Vaccinations stimulate your dog’s immune system, so that if they come into contact with certain diseases, they have the best possible chance of fighting the disease and/or reducing the severity of the symptoms.
Puppies and dogs can be vaccinated against diseases such as Distempter, Hepatitis, Leptospirosis, Parvovirus, Parainfluenza and Kennel Cough. Some of these diseases can be passed on from infected dogs and foxes and even healthy looking dogs could be harbouring the diseases.
A puppy vaccination course is normally given as two injections, between 2 and 4 weeks apart; the first at 6 to 8 weeks of age, and the second at 10 to 12 weeks of age. The puppy is considered to be protected 14 days after the second vaccination and should not be allowed down on the ground in public places until then. Dogs should have a yearly booster, the first booster at a year of age is particularly important.
The most important period for socialisation of puppies is prior to 16 weeks. In the weeks before your pet’s second vaccination, you should make every effort to introduce him/her to the world – traffic, people, sights and sounds. The more your pet encounters, the less likely he/she will be nervous later on. Carry your pet everywhere, if he/she is too heavy, find somewhere to sit with him/her on your lap. Supermarkets and schools are excellent places to socialise. Get your pet used to car travel by frequent short trips (most pups are car sick initially).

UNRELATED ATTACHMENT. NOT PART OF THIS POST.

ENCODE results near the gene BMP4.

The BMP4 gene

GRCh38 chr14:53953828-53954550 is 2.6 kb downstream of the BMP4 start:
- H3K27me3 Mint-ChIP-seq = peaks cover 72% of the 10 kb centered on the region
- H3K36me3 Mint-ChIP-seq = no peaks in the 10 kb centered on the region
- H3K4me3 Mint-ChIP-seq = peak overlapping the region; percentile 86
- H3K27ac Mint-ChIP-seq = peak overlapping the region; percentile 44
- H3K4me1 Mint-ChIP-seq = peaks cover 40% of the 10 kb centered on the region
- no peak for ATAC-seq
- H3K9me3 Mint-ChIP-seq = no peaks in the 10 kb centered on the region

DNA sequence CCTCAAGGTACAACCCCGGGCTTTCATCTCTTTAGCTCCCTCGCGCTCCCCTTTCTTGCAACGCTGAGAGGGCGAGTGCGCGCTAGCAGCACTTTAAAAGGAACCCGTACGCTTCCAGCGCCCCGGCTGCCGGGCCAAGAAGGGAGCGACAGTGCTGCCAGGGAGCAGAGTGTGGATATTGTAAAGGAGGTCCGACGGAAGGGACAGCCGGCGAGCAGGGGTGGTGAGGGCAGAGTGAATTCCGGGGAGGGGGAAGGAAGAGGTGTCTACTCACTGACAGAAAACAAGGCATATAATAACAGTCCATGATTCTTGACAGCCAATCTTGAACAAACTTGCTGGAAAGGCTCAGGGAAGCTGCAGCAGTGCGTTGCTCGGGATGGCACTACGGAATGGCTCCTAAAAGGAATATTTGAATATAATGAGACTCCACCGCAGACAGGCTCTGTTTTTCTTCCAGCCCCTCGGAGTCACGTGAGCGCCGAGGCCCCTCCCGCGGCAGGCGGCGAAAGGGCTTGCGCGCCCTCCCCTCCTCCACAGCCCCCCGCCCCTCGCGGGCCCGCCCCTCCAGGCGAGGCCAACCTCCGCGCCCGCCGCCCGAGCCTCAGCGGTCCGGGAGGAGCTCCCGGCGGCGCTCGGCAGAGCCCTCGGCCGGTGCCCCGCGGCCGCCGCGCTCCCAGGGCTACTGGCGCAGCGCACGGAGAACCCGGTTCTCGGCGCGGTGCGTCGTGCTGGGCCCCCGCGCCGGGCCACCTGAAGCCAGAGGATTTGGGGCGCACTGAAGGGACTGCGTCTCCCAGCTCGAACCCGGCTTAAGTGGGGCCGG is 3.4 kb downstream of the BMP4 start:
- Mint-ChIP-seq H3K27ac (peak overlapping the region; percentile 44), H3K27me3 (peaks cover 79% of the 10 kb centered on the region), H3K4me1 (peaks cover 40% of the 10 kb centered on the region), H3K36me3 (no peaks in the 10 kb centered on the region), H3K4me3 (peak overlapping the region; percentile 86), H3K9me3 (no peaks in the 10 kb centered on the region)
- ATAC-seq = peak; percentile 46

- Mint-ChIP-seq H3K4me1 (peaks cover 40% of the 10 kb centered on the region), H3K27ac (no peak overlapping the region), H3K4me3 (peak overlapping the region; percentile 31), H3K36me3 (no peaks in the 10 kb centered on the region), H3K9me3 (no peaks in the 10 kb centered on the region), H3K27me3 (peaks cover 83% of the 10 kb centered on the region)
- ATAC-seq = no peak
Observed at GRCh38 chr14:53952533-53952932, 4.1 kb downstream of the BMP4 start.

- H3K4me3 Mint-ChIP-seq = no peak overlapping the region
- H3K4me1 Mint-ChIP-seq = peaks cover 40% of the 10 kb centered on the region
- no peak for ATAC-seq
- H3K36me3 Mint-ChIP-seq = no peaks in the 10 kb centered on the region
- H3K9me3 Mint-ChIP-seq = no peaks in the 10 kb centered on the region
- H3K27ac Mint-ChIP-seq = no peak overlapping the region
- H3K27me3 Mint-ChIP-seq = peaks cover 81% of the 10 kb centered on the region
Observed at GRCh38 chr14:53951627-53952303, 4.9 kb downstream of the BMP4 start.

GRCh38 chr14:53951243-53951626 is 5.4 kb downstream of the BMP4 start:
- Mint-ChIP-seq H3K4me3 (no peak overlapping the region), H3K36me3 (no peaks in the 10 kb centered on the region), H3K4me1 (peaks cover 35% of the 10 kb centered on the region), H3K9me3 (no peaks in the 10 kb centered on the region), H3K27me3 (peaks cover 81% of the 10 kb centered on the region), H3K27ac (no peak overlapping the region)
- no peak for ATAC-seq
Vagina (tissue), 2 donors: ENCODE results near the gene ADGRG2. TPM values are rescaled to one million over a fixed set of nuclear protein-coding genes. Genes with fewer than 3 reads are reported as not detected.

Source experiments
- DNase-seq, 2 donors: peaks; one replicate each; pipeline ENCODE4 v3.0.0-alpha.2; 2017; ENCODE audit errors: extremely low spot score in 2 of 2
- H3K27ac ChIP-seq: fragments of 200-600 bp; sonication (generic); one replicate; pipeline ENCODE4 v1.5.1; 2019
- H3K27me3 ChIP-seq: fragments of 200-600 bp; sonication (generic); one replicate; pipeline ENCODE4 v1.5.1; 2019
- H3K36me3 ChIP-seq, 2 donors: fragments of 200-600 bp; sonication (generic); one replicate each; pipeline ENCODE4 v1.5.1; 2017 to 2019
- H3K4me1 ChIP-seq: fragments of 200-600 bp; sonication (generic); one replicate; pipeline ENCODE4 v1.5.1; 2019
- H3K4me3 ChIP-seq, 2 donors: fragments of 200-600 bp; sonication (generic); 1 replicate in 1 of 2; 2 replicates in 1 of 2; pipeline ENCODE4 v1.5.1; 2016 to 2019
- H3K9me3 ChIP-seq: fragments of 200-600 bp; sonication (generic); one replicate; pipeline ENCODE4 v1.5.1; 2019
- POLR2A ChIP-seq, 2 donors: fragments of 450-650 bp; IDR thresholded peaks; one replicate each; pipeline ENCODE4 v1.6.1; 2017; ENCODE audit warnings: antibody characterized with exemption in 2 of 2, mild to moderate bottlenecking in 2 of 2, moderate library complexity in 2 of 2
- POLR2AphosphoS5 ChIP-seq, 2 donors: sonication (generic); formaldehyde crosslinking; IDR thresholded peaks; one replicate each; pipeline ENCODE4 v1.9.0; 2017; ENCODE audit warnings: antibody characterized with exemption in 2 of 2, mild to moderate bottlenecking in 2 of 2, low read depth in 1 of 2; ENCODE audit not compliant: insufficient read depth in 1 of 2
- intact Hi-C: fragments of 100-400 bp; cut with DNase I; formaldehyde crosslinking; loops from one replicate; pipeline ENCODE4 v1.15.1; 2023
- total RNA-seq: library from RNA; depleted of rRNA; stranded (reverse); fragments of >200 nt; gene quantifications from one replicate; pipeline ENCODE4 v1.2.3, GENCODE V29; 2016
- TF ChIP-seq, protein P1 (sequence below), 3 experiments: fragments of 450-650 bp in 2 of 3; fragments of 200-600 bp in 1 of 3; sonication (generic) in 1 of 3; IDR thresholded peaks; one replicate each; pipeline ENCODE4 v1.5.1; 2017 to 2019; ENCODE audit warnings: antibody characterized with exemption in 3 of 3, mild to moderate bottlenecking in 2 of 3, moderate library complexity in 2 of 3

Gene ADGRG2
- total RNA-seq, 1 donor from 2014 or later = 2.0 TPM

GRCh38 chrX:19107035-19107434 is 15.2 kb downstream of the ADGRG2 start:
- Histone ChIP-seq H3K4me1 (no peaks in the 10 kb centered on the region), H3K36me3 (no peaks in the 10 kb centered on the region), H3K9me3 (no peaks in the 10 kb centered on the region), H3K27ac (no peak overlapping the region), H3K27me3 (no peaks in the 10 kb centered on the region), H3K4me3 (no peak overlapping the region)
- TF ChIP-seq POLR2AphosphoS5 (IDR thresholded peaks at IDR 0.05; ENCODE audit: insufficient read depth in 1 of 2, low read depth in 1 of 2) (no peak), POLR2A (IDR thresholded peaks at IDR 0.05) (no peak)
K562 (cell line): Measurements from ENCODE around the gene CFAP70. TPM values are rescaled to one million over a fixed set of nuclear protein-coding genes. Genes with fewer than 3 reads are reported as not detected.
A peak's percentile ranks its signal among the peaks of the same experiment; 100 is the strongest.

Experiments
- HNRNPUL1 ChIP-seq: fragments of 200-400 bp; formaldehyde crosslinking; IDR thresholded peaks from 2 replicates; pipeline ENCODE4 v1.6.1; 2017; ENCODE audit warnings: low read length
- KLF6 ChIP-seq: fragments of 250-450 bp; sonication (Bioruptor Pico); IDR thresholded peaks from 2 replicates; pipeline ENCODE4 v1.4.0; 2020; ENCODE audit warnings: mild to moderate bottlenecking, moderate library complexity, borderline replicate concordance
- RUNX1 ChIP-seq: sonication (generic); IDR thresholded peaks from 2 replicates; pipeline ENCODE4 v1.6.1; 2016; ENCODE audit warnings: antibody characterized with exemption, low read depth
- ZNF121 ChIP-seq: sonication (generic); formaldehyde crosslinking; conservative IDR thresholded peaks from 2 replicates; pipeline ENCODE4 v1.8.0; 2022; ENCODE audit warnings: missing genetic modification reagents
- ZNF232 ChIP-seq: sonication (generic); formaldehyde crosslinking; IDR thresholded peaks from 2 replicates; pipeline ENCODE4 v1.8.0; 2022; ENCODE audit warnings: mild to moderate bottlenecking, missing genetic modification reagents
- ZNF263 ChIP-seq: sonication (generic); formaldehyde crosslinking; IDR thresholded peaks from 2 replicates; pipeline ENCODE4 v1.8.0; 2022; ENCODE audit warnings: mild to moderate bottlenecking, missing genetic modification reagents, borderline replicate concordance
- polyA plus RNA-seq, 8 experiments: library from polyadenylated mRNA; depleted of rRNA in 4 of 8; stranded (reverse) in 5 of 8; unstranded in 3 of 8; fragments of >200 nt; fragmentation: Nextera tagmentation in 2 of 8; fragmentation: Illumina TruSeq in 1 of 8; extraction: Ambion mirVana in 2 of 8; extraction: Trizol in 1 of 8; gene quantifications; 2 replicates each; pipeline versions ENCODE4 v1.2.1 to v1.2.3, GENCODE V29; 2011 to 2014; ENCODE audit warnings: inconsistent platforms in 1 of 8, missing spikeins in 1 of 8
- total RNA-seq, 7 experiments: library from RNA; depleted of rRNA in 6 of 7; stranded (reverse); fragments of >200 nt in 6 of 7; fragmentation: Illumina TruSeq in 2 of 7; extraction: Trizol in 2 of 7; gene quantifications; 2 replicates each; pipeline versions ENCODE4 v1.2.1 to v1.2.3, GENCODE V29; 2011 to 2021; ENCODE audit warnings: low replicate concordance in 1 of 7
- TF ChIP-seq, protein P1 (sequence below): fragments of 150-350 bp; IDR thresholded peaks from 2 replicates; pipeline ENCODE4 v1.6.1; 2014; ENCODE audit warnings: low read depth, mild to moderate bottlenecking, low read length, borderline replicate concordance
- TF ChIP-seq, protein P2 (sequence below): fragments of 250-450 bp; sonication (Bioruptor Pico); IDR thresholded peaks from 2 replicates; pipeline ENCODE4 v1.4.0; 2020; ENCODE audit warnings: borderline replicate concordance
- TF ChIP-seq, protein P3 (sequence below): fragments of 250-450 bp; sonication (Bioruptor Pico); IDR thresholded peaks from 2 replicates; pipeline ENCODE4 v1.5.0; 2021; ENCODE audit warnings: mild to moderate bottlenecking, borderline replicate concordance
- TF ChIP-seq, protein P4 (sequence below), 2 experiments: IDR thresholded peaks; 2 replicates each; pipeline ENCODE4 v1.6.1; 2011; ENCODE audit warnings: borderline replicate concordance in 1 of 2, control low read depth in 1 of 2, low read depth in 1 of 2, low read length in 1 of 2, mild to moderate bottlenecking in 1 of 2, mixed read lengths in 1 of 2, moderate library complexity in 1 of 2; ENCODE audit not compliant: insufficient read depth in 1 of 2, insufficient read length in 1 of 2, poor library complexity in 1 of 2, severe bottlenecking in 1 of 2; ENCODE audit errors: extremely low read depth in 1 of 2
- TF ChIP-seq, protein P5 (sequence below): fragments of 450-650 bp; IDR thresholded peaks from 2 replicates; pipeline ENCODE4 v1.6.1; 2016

Kennel cough is an airway infection that causes a dry hacking cough in dogs. Similar to human colds, kennel cough can be caused by a number of different germs (viruses and bacteria). It’s most common in areas where lots of different dogs gather (such as kennels, dog shows, walking with other dogs and doggy day care) and can survive in the environment for several weeks. Kennel cough spreads by direct contact between dogs, in the air and on surfaces (such as food bowls and leads). Dogs with kennel cough should be kept away from other dogs and public spaces while they are coughing, and for two to three weeks afterwards.
Coughing is the most common symptom of kennel cough, but in more severe cases, it can cause symptoms such as a high temperature or a reduced appetite.